November 1, 2022

The IndyStar’s Tony Cook discusses Health and Hospital Corp.’s Supreme Court case


Valparaiso Care and Rehabilitation Center is the nursing facility where this case started. First, it was about the care one former resident received. Then it ballooned into a Supreme Court case about the rights of millions on federal assistance and entitlement programs. - Farah Yousry/WFYI

Valparaiso Care and Rehabilitation Center is the nursing facility where this case started. First, it was about the care one former resident received. Then it ballooned into a Supreme Court case about the rights of millions on federal assistance and entitlement programs.

Farah Yousry/WFYI

For decades, people on federal assistance programs like Medicaid have been able to sue state agencies if they do not receive the benefits they’re entitled to. The Health and Hospital Corporation of Marion County – a government agency in Indiana – wants to change that

On Nov. 8, the Supreme Court will hear arguments on a case out of northwest Indiana that could have massive national implications. WFYI’s Farah Yousry spoke with Tony Cook, an investigative reporter at the Indianapolis Star who has reported on mismanagement of taxpayer money and concerns over the quality of care at nursing facilities across the state owned by the Health and Hospital Corporation of Marion County.

Farah Yousry: What exactly is the Marion County Health and Hospital Corporation? And what did your investigations into this government agency over the past few years reveal about their track record?

Tony Cook: So, Health and Hospital Corporation owns 78 nursing homes across the state and operates the public hospital here in Indianapolis and the [Marion County Public] Health Department. They bought up all these nursing homes to access extra Medicaid money that's available to government-owned facilities, but they divert a lot of that money to fund the hospital. 

And so, what we found is that the nursing home quality has really lagged [behind] the rest of the nation. And staffing is pretty low compared to the rest of the nation. Indiana's nursing homes ranked 48th in the nation for staffing. And that's really key to quality because these are the people who are, you know, helping the residents on a daily basis.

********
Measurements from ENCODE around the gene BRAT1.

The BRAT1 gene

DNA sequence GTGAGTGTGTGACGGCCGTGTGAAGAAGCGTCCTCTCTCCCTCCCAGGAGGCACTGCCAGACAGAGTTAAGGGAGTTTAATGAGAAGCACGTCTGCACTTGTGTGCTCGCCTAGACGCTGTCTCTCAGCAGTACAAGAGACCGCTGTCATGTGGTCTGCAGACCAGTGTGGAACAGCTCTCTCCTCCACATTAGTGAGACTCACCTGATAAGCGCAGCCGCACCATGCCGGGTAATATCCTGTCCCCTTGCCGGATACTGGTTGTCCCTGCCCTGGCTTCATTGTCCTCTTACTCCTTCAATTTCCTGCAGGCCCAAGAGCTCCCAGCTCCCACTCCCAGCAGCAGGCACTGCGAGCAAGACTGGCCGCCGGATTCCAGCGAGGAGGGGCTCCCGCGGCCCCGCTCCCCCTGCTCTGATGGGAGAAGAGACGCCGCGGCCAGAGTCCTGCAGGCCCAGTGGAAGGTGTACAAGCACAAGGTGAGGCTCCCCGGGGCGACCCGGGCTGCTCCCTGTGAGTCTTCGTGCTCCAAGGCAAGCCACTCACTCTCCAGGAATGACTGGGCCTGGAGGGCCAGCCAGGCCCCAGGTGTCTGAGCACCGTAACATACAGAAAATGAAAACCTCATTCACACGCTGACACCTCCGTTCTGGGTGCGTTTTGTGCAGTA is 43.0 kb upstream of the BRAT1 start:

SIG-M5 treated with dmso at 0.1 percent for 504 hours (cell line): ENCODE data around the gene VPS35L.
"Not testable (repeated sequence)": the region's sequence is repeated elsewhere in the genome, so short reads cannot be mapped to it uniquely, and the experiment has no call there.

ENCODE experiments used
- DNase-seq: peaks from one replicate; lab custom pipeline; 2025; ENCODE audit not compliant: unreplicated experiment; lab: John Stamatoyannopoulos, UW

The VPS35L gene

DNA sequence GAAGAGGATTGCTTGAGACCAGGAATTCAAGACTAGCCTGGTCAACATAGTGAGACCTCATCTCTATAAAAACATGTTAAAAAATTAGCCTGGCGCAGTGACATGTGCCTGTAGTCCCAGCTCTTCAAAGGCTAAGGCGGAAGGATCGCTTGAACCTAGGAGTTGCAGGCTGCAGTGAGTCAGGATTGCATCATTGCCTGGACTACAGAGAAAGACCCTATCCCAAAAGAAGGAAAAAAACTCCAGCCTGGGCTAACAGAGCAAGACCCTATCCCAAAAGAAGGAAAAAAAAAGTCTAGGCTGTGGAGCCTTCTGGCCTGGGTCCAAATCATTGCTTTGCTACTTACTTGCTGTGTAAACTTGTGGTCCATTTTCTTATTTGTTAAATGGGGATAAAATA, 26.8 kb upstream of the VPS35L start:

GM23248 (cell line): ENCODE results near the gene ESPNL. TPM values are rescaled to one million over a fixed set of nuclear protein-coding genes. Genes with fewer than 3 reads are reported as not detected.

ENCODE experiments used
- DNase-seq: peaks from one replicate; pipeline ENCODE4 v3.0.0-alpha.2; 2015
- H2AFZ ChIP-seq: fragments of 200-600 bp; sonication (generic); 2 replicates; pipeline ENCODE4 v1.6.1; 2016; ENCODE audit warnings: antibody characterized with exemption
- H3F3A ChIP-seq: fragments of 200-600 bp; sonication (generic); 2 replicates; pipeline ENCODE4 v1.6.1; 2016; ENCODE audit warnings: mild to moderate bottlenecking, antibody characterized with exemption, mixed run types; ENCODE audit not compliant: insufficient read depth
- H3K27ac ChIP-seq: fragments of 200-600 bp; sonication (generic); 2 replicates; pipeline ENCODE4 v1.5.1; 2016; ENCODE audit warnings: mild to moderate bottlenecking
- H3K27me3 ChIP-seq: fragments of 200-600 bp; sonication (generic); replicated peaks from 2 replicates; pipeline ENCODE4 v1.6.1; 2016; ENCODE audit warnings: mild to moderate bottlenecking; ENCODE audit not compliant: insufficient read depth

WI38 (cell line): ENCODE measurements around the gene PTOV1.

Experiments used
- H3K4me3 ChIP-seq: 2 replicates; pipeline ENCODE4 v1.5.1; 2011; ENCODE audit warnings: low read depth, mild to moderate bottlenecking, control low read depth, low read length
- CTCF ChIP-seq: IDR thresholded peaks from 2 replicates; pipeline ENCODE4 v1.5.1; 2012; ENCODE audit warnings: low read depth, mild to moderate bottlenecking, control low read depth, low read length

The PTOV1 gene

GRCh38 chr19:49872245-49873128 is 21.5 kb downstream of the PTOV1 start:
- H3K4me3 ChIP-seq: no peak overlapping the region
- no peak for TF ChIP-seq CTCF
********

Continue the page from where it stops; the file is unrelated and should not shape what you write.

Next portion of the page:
FY: So, a lot of mishandling of public money and patient care quality issues. And recently, the family of one of the former residents of an HHC nursing home is suing the facility for over medicating and chemically restraining him and involuntarily transferring him to other facilities. In response, the agency decided to take a very wide pivot and open a Pandora's Box. Can you walk us through what happened here?

TC: So, a lot of times with nursing home claims, they would file a malpractice claim in state court. But that can be super challenging, because there's a lot of barriers, there are caps on damages, you have to go before a medical review panel, which can take years. So in this case, though, the family sued under the federal law, and said that HHC violated the [Federal] Nursing Home Reform Act. 

And so, what HHC has done to defend itself is, it has claimed and has asked the Supreme Court to consider whether federal beneficiaries of these entitlement programs should be allowed to sue at all – period. And so that's a huge question that could affect millions of people across the United States and prevent them from suing state or local governments if they feel like their rights are being violated or their benefits are being improperly denied. 

FY: It's a very high stakes legal battle. And a number of officials and state representatives have urged the Health and Hospital Corporation to withdraw its Supreme Court petition. What have you been hearing about that?

TC: Yeah, I mean, the pressure has really ratcheted up because advocates for low-income people, the elderly, disabled people are all up in arms about this because of what it could do. And so are liberal policy groups who want to defend Medicaid because they see that as a Democrat achievement that they want to expand and protect. And so they're really upset with HHC, which, you know, all of HHC’s Board members are appointed by either the mayor, city council or the county commission, all of which are controlled by Democrats. And so there's been a lot of pressure. 

It's turned into a bit of a political firestorm. And now, there are a lot of state lawmakers and city council members who are Democrats who are calling on HHC to drop this petition. And they made quite a fuss at the last board meeting. But so far, HHC has pretty much just refused to comment and has held its ground. So, it will be interesting to see what happens before oral arguments on Nov. 8.

READ MORE: To learn more about the arguments surrounding this case and its potential implications on tens of millions of Americans who rely on federal assistance programs, check out our reporting:

Support independent journalism today. You rely on WFYI to stay informed, and we depend on you to make our work possible. Donate to power our nonprofit reporting today. Give now.

 

Related News

Indianapolis health care giant must face federal lawsuit alleging Medicare fraud
Pregnant Hoosiers on Medicaid can stay insured a full year postpartum
Meet the doctor overseeing diversity and equity at IU's medical school